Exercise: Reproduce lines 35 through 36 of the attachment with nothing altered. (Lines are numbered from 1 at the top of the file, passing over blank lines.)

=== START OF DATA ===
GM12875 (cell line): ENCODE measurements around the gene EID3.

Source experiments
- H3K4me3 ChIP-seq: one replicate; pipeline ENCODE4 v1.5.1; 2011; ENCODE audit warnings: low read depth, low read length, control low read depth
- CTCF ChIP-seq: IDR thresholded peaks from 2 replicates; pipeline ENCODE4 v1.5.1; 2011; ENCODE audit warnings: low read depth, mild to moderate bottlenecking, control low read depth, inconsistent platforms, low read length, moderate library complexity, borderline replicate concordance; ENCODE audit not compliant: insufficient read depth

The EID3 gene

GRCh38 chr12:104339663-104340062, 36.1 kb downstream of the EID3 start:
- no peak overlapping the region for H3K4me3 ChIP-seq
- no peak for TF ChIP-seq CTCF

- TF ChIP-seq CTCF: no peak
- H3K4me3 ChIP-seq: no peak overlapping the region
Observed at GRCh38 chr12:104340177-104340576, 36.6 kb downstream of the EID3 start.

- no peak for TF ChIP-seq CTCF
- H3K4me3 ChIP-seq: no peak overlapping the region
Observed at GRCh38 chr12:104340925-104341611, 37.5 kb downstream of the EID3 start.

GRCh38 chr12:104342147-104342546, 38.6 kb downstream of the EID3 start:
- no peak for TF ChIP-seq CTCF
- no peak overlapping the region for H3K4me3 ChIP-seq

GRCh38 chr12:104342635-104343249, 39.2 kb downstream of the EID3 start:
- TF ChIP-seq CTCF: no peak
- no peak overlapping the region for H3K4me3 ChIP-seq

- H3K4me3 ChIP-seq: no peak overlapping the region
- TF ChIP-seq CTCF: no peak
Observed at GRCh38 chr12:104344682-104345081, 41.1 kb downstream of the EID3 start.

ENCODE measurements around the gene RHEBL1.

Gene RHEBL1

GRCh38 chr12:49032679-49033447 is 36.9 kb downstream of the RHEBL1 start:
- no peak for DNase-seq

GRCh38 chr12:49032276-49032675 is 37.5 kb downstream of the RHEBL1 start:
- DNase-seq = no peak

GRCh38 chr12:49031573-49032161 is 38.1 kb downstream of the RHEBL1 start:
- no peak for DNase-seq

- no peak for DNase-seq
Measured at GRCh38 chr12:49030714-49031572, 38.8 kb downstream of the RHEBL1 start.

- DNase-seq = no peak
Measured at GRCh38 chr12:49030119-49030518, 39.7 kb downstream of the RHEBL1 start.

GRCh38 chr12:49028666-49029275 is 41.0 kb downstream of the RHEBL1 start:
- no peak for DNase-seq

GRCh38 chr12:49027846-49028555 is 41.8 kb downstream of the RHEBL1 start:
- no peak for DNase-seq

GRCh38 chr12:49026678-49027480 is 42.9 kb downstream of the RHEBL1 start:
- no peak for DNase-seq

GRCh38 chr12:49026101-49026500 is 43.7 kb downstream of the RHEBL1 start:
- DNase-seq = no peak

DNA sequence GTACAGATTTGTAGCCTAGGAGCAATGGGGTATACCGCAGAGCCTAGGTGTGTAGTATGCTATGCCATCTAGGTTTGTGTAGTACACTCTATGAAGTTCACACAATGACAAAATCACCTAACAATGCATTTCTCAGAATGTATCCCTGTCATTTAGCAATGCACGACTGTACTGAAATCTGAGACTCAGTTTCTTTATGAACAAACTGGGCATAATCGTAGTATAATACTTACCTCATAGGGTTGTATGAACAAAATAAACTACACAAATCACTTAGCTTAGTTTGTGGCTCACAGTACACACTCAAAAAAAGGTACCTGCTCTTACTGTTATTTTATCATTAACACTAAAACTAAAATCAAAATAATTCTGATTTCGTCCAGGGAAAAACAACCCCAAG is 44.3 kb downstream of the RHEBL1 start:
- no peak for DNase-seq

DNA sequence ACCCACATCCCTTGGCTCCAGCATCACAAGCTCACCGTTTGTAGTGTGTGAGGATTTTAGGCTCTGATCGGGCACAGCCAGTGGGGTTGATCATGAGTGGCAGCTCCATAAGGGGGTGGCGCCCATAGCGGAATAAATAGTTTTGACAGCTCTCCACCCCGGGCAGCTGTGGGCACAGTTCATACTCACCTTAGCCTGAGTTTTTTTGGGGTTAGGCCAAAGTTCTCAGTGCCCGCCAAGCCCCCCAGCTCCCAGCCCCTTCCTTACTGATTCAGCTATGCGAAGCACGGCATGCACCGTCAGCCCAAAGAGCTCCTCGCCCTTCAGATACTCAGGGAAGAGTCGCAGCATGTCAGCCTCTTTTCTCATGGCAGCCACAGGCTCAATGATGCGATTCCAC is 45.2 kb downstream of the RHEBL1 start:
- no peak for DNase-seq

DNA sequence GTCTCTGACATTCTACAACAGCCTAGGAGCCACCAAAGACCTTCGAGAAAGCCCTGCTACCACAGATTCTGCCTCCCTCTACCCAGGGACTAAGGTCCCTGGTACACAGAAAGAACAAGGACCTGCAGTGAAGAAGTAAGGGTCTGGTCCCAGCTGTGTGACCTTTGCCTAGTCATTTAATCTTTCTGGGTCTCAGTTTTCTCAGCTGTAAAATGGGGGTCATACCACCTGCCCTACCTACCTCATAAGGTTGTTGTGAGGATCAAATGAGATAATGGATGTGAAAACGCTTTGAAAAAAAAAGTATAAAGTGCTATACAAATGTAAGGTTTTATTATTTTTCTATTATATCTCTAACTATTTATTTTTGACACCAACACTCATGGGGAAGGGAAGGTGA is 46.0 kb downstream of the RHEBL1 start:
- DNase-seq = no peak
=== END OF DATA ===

Measured at GRCh38 chr12:49030119-49030518, 39.7 kb downstream of the RHEBL1 start.

GRCh38 chr12:49028666-49029275 is 41.0 kb downstream of the RHEBL1 start: